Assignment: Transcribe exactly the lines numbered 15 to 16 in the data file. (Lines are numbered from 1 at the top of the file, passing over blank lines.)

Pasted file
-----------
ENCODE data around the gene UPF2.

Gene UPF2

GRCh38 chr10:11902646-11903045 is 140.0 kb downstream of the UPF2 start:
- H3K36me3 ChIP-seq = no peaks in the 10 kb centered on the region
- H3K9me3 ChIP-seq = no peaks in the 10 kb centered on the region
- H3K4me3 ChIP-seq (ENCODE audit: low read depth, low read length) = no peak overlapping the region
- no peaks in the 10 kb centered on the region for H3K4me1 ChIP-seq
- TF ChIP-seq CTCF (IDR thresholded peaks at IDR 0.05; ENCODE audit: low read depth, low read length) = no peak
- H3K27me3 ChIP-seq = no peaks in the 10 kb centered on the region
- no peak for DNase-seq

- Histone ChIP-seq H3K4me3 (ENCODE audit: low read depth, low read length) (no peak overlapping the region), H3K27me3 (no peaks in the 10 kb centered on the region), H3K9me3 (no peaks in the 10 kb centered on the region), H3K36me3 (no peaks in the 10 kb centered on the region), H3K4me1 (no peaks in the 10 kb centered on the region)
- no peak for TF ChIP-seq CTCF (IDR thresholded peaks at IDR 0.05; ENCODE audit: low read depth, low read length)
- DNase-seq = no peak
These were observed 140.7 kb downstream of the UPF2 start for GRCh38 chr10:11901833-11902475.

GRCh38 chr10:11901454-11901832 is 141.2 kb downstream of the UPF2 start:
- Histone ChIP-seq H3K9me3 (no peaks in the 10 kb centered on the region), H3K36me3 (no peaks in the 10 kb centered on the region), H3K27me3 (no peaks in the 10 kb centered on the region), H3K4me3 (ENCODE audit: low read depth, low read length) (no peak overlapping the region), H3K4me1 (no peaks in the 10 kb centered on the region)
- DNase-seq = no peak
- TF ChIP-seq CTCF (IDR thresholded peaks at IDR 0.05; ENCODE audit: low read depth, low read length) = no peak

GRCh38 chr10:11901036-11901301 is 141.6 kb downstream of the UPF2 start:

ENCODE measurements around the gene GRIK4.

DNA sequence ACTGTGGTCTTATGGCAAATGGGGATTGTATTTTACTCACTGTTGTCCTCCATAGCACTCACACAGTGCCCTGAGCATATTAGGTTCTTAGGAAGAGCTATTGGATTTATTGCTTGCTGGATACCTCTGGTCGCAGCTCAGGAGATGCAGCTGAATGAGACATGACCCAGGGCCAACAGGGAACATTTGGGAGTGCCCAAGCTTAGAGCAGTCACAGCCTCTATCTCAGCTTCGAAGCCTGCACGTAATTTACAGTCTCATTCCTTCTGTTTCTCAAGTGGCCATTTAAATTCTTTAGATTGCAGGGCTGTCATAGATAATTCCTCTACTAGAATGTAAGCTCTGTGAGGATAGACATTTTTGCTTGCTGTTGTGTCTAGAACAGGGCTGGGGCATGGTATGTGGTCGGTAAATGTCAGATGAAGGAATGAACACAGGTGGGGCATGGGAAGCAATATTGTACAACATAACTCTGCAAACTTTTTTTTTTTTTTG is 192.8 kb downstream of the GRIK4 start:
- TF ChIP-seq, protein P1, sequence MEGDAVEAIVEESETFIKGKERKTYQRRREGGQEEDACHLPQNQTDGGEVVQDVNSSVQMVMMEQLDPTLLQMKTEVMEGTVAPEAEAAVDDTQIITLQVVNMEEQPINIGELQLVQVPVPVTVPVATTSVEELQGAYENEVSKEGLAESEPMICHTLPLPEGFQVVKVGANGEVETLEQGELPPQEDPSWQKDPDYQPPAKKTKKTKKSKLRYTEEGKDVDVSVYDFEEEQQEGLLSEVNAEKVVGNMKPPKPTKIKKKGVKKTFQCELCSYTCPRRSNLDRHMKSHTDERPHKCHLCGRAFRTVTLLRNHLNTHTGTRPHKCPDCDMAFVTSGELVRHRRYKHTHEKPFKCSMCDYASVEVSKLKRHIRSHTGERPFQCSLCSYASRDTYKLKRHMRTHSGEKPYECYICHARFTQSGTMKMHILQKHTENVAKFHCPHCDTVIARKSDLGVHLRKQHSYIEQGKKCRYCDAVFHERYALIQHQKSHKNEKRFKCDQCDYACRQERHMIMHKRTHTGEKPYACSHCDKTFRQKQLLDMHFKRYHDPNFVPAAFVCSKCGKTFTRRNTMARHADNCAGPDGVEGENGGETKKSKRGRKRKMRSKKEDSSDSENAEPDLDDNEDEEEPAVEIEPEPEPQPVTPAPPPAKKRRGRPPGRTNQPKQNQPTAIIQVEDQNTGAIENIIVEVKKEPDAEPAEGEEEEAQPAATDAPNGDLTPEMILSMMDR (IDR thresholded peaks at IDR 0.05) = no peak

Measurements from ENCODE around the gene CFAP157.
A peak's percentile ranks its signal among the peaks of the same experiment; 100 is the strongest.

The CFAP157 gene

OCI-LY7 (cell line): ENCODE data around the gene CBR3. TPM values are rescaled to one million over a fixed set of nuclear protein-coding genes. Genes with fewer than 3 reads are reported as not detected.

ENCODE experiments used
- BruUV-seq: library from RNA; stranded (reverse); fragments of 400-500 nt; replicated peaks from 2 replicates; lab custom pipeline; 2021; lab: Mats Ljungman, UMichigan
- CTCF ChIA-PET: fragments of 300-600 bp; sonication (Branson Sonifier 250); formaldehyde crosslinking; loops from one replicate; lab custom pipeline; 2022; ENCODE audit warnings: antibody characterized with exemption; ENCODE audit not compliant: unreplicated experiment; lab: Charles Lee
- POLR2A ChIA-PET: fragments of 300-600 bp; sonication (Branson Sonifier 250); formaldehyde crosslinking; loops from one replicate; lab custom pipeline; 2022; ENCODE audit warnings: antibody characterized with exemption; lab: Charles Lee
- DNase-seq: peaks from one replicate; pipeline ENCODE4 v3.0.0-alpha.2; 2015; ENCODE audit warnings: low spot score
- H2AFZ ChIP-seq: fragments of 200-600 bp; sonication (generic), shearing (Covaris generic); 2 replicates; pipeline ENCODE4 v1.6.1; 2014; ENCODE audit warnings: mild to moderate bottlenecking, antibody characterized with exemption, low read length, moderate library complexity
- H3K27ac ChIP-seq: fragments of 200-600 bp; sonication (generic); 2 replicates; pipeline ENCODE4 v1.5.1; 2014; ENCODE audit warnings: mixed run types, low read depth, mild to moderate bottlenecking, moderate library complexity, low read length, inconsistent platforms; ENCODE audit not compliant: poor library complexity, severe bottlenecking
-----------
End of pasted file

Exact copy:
GRCh38 chr10:11901454-11901832 is 141.2 kb downstream of the UPF2 start:
- Histone ChIP-seq H3K9me3 (no peaks in the 10 kb centered on the region), H3K36me3 (no peaks in the 10 kb centered on the region), H3K27me3 (no peaks in the 10 kb centered on the region), H3K4me3 (ENCODE audit: low read depth, low read length) (no peak overlapping the region), H3K4me1 (no peaks in the 10 kb centered on the region)